- Do your best to stay in the mental and heart-centered space of a love song. It is not yet time to negotiate. Instead, let your partner know that you are interested in hearing his or her perspective. Truly listen. Listen with your body to help you feel the emotions behind the words. Physically turn towards your mate. Focus. Stay neutral and receptive. Don’t respond immediately. Instead, ask some followup questions and summarize what he or she said. Ask your partner if you got their perspective right. With this active, neutral listening, your mate will feel understood.
- Acknowledge that his or her perspective is valid. Thank him or her for helping you understand what was behind their point of view. Say something along the lines of, “I appreciate understanding how you have come to think about it the way that you do.”
- Explain your perspective. Point out places where your viewpoint is the same or similar to that of your spouse.
- Where your perspectives differ, continue talking. Do your best to reach consensus as you both gain understanding and appreciation of each other’s perspective. Reaching common ground together is the “love song.”
- For any remaining areas that still differ, negotiate. This last negotiation phase might take the form of each of you trading off some of what you want so you may reach an agreement.
Your success in doing the above steps rests on a foundation of having equal power in the relationship. When power is balanced, having a different perspective is less likely to derail the relationship. Equality must continually exist for romantic partnerships to thrive. So it is OK that you may not always see things the same way, as long as you use the above methods to reach consensus whenever it is possible to do so.
For the remaining parts of issues, negotiate to meet in the middle while maintaining respect and appreciation for your husband or wife’s differing perspective. Thank your mate for taking the time and giving you the attention to work through things to help you both better your relationship.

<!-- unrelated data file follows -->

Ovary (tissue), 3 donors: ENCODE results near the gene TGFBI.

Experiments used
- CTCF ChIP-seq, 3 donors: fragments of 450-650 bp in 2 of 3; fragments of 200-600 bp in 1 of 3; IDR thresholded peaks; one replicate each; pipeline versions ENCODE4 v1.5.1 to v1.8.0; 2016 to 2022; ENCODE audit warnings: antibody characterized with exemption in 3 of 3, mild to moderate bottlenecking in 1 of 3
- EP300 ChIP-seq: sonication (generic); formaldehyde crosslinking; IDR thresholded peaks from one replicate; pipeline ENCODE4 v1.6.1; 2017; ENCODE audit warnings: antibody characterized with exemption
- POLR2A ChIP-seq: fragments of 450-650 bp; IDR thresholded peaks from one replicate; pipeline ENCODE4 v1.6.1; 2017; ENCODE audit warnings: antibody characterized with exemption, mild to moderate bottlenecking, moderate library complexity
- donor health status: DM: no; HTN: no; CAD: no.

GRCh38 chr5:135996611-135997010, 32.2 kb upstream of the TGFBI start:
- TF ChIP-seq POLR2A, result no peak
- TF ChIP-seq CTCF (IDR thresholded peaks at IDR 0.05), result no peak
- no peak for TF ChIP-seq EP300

4th, Be Willing to be Influenced by your Partner’s Way:
What ways of doing things seem to work well for your mate? Is he or she consistent in picking up after themselves immediately rather than putting cleanup off until things pile up? Does your partner plan and organize ahead of time, so things go more smoothly?
Notice your spouse’s processes. What methodologies work well for them, and even better than what you generally do? Endeavoring to tighten up your ways of doing things to more closely match those ways of your partner can do several things for you and your relationship:
- You will also become more effective and efficient for that process, helping your life to go more smoothly
- Your efforts are likely to remove a possible source of irritation for your spouse
- The upgrade that you have made tells your partner that you are paying attention, and you admire her or his methods enough to adopt them.
What qualities in your mate do you admire? Is he or she thoughtful, kind, or understanding? Does your partner do pretty well with staying calm in more stressful situations? Does he or she give you the benefit of the doubt when you have done or said something that may initially not make sense from his or her perspective?
My wife, Bonnett Chandler, excels in the qualities listed above. Although she remains miles ahead of me in all of them, I have made progress in adopting those qualities by following her example.
In much the same way, she has been open to my influence. From my decades of being self-employed, it is relatively easy for me to see potential in both situations and people. With this quality, reinventing my career at various times through my work life has been more natural.
Although this idea of reinventing one’s career was not as natural for Bonnett, she was open to my influence. And with this openness, we both mounted the courage to finish our 4-year degrees and complete master’s degrees in psychotherapy at a much older age than most people might attempt to do.
She has recently dared to step into a new role at the residential treatment facility that employs her. Because she dared to do what she has not done before, she pursued an opportunity to be promoted from a clinical therapist to a clinical supervisor.
Bonnett told me that without my influence of taking calculated risks, she might not have made this career move. Since beginning her new role, she developed her latent leadership skills. The basics for being a good leader had been there all along. Those aptitudes were unrecognized before taking on the clinical supervisor position.
Try out your mate’s manner of seeing, hearing, and feeling the world. Doing so increases your flexibility, helping you grow in wisdom and in your ability to get along even better with your husband, wife, or romantic partner.
These 4 tips will serve you and your mate, whatever your situation, and will be especially helpful if you have been having the kind of difficulties that motivate you to seek out marriage therapy couples counseling in or near St. Cloud and in Central Minnesota.